Getting faster doesn’t always mean massive weekly training stress. This can be true in many cases, but improving fitness is mostly dependent on the types of stress, when you apply it, and how well you manage it. 

For more information on TSS and training check out Ask a Cycling Coach Ep 271.

Key Takeaways:

  • High Weekly TSS may not be necessary to improve your fitness.
  • Workouts can have the same TSS but have different effects on energy systems, bodily stress, and recovery. 
  • The goal is to train just enough to elicit consistent and measurable improvement.
  • When improvements plateau, some change is necessary.

A lot of cyclists can get hung up on the numbers. And that’s not to say it’s a bad thing. Data is informative, but can be misleading is misused. In a data-filled discipline like cycling, it can be hard not to get wrapped up in the numbers.

TSS is an important metric and provides a general overview of how much work you’re doing. But comparing TSS from rider-to-rider is a mistake because it doesn’t take into account physiology, recovery, and the type of workouts. That said, high TSS does not necessarily equate to high fitness.

Not All TSS Is Created Equal

It’s important to remember that not all TSS is equal. Two different workouts can have a similar training load but can vary significantly in duration and intensity. For example, the workouts Boarstone and Ansel Adams +1 both have 97 TSS. Boarstone is a two-hour endurance ride, while Ansel Adams +1 is an hour-long anaerobic workout. Same TSS, but distinctly different energy systems, bodily stress, and recovery. 

It’s critical to understand that the two types of workouts mentioned above will stress different systems in your body that need to be managed in different ways. Long-duration, low-intensity training exerts less strain on the body, hormonal imbalance, muscle damage, nutritional requirements, need for recovery, etc., than higher-intensity, higher-strain work.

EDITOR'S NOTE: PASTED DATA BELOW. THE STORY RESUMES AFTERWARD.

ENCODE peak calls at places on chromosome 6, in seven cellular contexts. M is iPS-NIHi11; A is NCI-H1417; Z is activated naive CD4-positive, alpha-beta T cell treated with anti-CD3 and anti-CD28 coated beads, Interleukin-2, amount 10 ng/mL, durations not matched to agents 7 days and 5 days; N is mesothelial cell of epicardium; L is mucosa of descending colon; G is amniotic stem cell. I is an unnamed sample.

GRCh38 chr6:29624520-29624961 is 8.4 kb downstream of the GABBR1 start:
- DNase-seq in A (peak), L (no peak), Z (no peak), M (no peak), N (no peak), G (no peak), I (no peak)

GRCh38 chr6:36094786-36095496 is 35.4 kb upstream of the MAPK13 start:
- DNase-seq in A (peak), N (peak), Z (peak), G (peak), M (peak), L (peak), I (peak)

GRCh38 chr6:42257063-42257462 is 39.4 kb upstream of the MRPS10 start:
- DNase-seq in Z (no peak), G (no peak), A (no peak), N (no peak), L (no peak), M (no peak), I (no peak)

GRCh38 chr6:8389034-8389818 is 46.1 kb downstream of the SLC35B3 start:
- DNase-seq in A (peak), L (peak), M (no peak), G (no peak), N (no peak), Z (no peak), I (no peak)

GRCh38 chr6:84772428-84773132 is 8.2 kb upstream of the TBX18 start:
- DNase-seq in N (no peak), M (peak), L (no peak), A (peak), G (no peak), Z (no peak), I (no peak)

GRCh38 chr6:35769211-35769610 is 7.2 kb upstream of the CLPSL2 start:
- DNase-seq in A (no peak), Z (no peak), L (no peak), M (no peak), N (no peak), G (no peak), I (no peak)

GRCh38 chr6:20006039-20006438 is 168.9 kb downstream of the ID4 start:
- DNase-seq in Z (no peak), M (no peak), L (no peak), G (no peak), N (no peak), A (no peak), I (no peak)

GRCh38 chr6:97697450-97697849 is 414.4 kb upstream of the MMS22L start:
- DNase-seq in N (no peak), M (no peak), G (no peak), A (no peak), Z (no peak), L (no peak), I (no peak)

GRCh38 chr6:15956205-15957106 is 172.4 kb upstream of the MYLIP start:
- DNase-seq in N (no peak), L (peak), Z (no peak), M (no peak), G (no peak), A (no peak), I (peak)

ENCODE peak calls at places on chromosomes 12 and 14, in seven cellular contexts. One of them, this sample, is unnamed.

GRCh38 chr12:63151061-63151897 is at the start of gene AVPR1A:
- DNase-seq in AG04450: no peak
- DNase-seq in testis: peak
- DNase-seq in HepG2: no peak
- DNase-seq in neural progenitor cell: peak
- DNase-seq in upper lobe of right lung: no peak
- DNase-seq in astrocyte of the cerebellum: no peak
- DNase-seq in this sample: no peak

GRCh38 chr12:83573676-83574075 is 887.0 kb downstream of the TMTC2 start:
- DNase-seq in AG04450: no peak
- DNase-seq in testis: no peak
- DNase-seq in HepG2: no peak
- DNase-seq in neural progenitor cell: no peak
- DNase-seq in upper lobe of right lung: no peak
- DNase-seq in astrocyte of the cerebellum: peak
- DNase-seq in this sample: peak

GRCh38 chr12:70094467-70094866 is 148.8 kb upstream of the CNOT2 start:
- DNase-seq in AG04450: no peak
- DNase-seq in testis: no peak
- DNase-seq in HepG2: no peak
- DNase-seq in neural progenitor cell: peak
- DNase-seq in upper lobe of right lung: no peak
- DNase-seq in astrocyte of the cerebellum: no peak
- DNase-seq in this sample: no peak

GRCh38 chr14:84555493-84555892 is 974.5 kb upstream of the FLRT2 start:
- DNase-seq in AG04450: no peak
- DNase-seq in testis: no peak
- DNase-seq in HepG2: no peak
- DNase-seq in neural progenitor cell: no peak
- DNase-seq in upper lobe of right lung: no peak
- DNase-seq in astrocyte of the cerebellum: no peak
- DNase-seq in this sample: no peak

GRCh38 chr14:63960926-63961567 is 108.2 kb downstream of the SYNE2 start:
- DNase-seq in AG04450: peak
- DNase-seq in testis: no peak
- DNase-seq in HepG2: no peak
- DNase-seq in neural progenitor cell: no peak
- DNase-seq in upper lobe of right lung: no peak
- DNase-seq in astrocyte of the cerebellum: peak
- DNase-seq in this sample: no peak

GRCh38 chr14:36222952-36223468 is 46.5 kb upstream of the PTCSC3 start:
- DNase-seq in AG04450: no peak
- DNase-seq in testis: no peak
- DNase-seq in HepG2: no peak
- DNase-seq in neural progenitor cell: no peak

How Much TSS Do You Need?

So how much weekly training stress do you need to get faster? That number will vary. The primary goal is to train just enough to elicit consistent, measurable improvement without affecting your ability to continue doing so. This concept is called the minimum effective dose

If you’re improving your fitness, then the dose of training stress is sufficient. The amount of TSS needed to drive gains varies between athletes due to training experience and the ability to recover. So the right amount of weekly TSS is the one that improves your fitness and doesn’t compromise your consistency by overwhelming your ability to recover.

While weekly TSS is a valuable metric, one high TSS week won’t do much to grow your fitness. Instead, you’ll want to increase training stress throughout a training block steadily. You can track your six-week average TSS on your career page. 

When to Add More TSS

At some point, the amount of training stress won’t be enough to drive adaptations, and the benefits will plateau. This is when some change will be necessary. You might need to aim for better recovery, sleep, or nutrition before increasing your training load. Try to see the bigger picture and recognize that slow but steady progress is always rewarded. 

If you decide to increase your training stress, the easiest way is to increase your volume. However, jumping to a higher volume plan could be too much. Instead, you can increase your training load by doing a “plus” version of a workout, extending your cooldown, increasing the intensity, or add some strength training. Whatever you choose, add it slowly to prioritize sustainability. 


While consistently high TSS can mean a lot of potential for gains, consistent but lower TSS can also translate into sizable fitness growth. But again, you have to manage the stress. The balance lies in following a training approach that best suits your time availability, how well you recover, and how much you want to train. Just because you can handle high TSS doesn’t mean you should. And just because you can’t handle high training loads now, doesn’t mean you won’t ever be able to in the future. 

While TSS is an important metric for training, it doesn’t always tell the full story. This is why TrainerRoad’s structured workouts and training plans are strategically designed to prompt meaningful adaptation in a sustainable way. 

For more cycling training knowledge, listen to Ask a Cycling Coach — the only podcast dedicated to making you a faster cyclist. New episodes are released weekly.